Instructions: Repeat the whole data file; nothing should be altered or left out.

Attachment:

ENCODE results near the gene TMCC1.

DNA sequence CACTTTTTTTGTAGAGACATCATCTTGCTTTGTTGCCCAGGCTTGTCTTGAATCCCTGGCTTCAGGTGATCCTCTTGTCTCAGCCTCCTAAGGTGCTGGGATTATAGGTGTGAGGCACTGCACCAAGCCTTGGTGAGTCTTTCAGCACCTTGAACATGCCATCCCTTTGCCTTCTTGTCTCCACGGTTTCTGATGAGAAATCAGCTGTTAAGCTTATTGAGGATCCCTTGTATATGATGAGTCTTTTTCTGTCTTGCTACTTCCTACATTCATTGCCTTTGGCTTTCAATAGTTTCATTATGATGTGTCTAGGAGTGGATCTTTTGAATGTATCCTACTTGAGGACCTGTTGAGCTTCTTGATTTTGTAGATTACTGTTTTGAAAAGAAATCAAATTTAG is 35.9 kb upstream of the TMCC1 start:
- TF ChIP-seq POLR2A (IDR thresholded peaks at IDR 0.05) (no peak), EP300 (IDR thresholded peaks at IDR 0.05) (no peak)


ENCODE results near the gene TMCC1.

DNA sequence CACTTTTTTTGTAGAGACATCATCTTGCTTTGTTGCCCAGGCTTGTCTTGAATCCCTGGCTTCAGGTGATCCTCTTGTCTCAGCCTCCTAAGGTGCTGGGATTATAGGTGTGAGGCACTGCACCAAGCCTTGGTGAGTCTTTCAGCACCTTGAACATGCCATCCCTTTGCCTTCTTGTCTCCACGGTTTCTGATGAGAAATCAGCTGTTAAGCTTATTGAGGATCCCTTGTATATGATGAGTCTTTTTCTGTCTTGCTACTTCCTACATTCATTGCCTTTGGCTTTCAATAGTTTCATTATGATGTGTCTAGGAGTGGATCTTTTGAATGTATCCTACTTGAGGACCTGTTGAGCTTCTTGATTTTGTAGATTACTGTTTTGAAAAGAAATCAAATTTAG is 35.9 kb upstream of the TMCC1 start:
- TF ChIP-seq POLR2A (IDR thresholded peaks at IDR 0.05) (no peak), EP300 (IDR thresholded peaks at IDR 0.05) (no peak)